<performance and censorship>

Breathing, Again
Heidi Rose

[Untitled performance by Heidi Rose. Runtime 00:02:47. If streaming does not start, click here to watch video in a new window.]

» download PDF of essay and script below

Breathing, Again

It is Friday at 5:00 PM two weeks before final exams, and the Hepburn Teaching Theater at Bryn Mawr College is filling up quickly. We estimate 60-70 people in the audience, more than we had expected. The performance—15 individuals’ original stories and poetic expressions of self—is raw, funny, painful, unsettling, joyful, fierce and juicy (to borrow two of Tim Miller’s favorite words)—and wholly mesmerizing because of the unparalleled energy and commitment delivered by the performers and experienced with equal energy and support by the spectators.

I am breathing deeply and freely now in a way that I have not been able to for two months. I begin my piece.

Two months prior to this moment, the University where I have taught since 1993 rescinded my invitation to performance artist and teacher Tim Miller, who had been scheduled to teach a one-week solo performance workshop. I will most likely never know who forwarded my internal campus call to participate in Tim’s workshop to the Cardinal Newman Society (CNS) . Upon receipt of this email the CNS immediately launched a campaign on their website condemning the invitation and advancing blatantly false claims and damning innuendo about Tim Miller and his work. Within two weeks the University decided to cancel the workshop. Within another week I had arranged for the workshop to be relocated at Bryn Mawr College.

I begin my piece, and I realize that the chair of my department, the colleague and friend with whom I experienced significant conflict over the University’s actions, is sitting inches away from where I would end the piece, inches away from words and action flung into the space between us that implicate his voice and body in relation to censorship and the values championed by performance studies. When you view the performance, there is a slight pause right after “anti-Catholic” that does not fit (at approx. 2:00 on the video). You might assume that I forgot a line. I didn’t. Up to this moment I was aware of the Villanova colleagues and students in the audience. They were easy to identify as the performance progressed because we could all see one another, as the performers weaved throughout the space and moved the audience with us. My piece was last. Up to this moment, however, no one steeped in the crisis was so physically close to my body. That moment of hesitation, that near paralysis, was the fullness of the moment flooding my consciousness. But in that same moment, I was strengthened. Here, on stage, the agency was mine, at long last. The words would be heard in a way not acknowledged two months prior, when I had spoken similar words in several meetings on campus.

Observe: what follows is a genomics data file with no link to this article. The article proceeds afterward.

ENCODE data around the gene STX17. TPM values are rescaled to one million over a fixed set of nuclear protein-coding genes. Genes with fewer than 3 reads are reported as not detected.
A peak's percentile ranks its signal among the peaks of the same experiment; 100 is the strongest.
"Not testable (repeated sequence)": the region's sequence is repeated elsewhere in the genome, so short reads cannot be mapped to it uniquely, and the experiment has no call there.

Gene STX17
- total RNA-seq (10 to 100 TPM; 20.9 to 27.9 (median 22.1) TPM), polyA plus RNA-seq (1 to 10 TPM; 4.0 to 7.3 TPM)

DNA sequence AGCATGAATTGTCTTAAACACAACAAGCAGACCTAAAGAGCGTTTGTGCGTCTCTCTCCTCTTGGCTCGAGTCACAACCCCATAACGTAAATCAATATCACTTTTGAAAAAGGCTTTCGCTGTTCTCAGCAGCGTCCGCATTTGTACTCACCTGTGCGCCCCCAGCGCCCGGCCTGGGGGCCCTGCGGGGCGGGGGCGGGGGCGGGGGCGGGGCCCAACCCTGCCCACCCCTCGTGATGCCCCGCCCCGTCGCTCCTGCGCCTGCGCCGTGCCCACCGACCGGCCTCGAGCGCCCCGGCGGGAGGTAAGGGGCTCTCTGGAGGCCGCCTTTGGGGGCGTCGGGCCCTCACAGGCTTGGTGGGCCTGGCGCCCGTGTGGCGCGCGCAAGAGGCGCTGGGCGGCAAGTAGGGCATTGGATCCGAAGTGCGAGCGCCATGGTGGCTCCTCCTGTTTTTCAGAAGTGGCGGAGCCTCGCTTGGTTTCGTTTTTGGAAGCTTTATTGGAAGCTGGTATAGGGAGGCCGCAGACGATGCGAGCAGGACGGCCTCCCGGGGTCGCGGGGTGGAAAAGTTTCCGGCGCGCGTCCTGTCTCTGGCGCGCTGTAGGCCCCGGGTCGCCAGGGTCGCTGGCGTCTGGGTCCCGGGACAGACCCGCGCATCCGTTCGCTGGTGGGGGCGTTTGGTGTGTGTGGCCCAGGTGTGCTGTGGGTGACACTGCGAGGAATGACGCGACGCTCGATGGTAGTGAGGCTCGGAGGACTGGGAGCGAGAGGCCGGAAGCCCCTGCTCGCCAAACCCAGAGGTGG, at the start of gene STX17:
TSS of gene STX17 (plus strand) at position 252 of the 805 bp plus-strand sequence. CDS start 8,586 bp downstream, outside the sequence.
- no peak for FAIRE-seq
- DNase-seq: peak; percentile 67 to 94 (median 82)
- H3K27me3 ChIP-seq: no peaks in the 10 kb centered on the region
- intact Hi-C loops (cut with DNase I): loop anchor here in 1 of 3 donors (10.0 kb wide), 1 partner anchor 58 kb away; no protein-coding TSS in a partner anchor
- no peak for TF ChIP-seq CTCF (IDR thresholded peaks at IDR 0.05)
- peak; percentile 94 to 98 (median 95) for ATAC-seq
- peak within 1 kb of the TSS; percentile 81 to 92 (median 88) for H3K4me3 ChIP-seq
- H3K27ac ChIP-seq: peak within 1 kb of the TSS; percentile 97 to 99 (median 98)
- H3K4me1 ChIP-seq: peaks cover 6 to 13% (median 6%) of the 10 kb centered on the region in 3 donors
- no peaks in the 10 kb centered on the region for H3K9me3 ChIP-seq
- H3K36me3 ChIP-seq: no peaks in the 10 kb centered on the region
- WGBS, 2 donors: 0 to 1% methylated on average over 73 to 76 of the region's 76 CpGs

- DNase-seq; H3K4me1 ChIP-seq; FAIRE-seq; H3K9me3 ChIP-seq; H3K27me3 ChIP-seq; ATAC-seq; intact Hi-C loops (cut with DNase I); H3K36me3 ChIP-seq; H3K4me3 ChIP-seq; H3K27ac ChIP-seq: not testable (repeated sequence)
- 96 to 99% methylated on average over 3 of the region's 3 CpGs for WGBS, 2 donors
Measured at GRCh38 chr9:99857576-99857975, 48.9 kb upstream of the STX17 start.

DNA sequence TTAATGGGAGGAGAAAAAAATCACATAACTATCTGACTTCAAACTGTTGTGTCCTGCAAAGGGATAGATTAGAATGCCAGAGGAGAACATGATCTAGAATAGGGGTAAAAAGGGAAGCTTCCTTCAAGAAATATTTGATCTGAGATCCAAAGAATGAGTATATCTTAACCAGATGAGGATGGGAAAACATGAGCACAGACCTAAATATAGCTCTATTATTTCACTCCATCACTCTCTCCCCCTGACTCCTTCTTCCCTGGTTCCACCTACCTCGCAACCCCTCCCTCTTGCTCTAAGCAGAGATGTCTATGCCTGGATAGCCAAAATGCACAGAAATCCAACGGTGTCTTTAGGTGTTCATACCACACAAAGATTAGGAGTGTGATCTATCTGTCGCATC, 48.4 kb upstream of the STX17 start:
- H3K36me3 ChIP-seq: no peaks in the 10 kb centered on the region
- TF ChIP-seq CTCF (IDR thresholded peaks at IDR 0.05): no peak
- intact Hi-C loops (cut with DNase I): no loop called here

The words spoken in those many crucial but ultimately futile meetings two months prior were abstractions, words without context, without a center; the language I spoke did not appear to be understood and was not persuasive. But here, on this stage, the words act in, through and beyond my body with force because Tim Miller is no longer an abstraction; he is actually here demonstrating unequivocally that his work stands and advocates for human rights and human dignity, values certainly purportedly shared by the University. And my piece is last: every spectator has experienced with all of their senses the electric beauty of these thirteen students and two professors working together and telling stories that speak to all of us. And the protected and generative space of the performance happened because this is what Tim does as an educator.

The five-day solo performance workshop that preceded this public performance was everything that it was designed and meant to be, as well as both less than and more. Less than, because it was intended to bring together disparate voices within Villanova—undergraduate and graduate students, faculty, staff (I had even invited my Dean to participate): roughly 20 individuals who would develop trust with and insight into themselves and each other and then share their truths with the larger community in the performance generated from the workshop, as part of larger efforts toward community dialogue and diversity initiatives. Less than, as well, because the workshop could not help being clouded by the vicious and hateful force of the CNS postings. Everything that it was meant to be, because the students experienced the warmth, generosity, energy, and creative spark of Tim Miller, and the audience witnessed the fruits of his teaching. More than, because students from Bryn Mawr, Haverford College, and Villanova connected and collaborated in ways that rarely if ever happen, despite the 2-mile radius that encompasses the three campuses. The barriers to communication and understanding were struck down and alliances were formed by the workshop’s move to Bryn Mawr.